"You will not rise to the occasion and you will not default to your level of training. You WILL ONLY default to the level of training you have mastered."
-Ruger P345; LCP
-Mossberg 590A1; Model 42
-Phoenix Arms Raven
June 16th, 2010 09:47 PM
Safety always........untill..... It's On.
June 17th, 2010 12:32 PM
I carry all three of my semi autos(not at the same time) with the safety engaged. Those are:
1 Taurus PT1911
2 S&W 457
3 Tanfoglio BTA 90, 9MM
The 457 gets the most use of the 3, with the 1911 a close second. There is no problem unless I become senile enough to forget which way the safety works. The 457 and the BTA 90 are up to fire and the 1911 is down.
June 17th, 2010 01:15 PM
Originally Posted by Janq
We had a scenario on here a few months ago, a real life situation, where a member had to draw his cc from a prone position before the bg found it. They got into a struggle and he couldnt have/didnt activate a grip safety. I dont remember the details but the subject came up in the discussion.
Gunfights arent clean...even after a few good hits, you still might end up in contact with that bg.
Fortune favors the bold.
Freedom doesn't mean safe, it means free.
The thing about "defense" is that it has practically nothing to do with guns. (As passed on by CCW9MM)
June 17th, 2010 02:48 PM
Originally Posted by 9MMare
I believe that his hand was injured during the fight, he was unable to get a proper grip, IIRC
Trust in God and keep your powder dry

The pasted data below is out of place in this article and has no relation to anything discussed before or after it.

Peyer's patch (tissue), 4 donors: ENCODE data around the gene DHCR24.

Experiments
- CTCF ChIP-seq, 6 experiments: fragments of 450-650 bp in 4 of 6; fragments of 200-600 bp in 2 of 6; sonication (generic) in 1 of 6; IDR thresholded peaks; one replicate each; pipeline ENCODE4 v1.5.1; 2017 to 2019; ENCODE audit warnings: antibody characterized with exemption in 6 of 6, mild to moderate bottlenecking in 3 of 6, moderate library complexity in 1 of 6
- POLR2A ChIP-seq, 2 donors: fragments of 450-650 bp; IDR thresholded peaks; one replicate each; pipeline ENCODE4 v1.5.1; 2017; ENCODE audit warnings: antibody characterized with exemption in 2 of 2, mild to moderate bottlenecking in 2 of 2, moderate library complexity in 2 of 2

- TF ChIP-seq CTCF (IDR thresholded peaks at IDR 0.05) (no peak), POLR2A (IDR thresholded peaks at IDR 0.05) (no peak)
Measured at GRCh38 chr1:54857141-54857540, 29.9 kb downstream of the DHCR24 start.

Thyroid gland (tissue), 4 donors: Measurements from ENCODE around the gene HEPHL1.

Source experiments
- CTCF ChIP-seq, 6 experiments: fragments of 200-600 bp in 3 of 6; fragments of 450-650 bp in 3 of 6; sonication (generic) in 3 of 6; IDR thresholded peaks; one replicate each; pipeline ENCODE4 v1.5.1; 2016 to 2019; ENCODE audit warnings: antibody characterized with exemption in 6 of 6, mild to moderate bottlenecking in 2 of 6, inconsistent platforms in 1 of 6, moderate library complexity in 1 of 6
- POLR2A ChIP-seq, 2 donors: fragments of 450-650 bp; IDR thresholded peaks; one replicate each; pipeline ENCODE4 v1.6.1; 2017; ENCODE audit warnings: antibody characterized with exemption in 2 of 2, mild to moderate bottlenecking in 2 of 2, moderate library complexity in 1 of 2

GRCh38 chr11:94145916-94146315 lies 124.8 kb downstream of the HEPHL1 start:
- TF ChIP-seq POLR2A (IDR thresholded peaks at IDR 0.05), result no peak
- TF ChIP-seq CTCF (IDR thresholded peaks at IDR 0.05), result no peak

"A heavily armed citizenry is not about overthrowing the government; it is about preventing the government from overthrowing liberty. A people stripped of their right of self defense is defenseless against their own government." -source
June 17th, 2010 03:05 PM
People need to train with their weapon
If somebody chooses a weapon system to carry for defense, they also choose all of the positive and negative aspects and operations that go with it. If you have a safety, you use it all of the time. Not just disregarding it when it is inconvenient. The same goes for a de-cock. Just as ctsketch mentioned, even if I am carrying my Glock, my thumb is pushing down an imaginary safety on my 4 count of my presentation every time. It is also thumbing the non-existent de-cock and engaging the safety before re-holstering. No...I would not have to worry about it if all I carried was a Glock type, but I also have a BHP and a Sig I have carried as well.
I am not knocking a 1911 at all, but for such a nice weapon that is one of its disadvantages. In comparison to a Glock guy you will always have that disadvantage that you WILL have to compensate and TRAIN for. It is not un-doable, unless someone refuses to train. With consistent training and muscle memory it will no longer be disadvantage, stress or not, 1911 or Glock.
Surprisingly, it does not take very long at all to develop the muscle memory…and similarly, every incorrect repetition quickly develops bad habits and muscle memory just as fast. The key is very deliberate, repeatable, and accurate steps in your presentation. If you find yourself messing up in the slightest, slow everything down to a ridiculous, stepped slow motion, and work on form. You will naturally be back up to speed in no time. You can only go as fast as your ability allows. Any faster is re-enforcing BAD habits. When you start catching errors, repeat the process. Almost everyone WILL see quick improvement of ability and speed.
If someone can't handle a thumb safety in stressful situation, then carry a Glock, XD, or M&P that does not have that disadvantage. Its not a question of whether you like them or not, it is a matter of what you are willing to be competent with.
May be even think of carrying a revolver. Dare I say, now-a-days they make ones with very pretty pastel colors as to be fashion coordinated.
...OK, I’ll admit it…I do enjoy shooting my wife’s Lady Smith as well.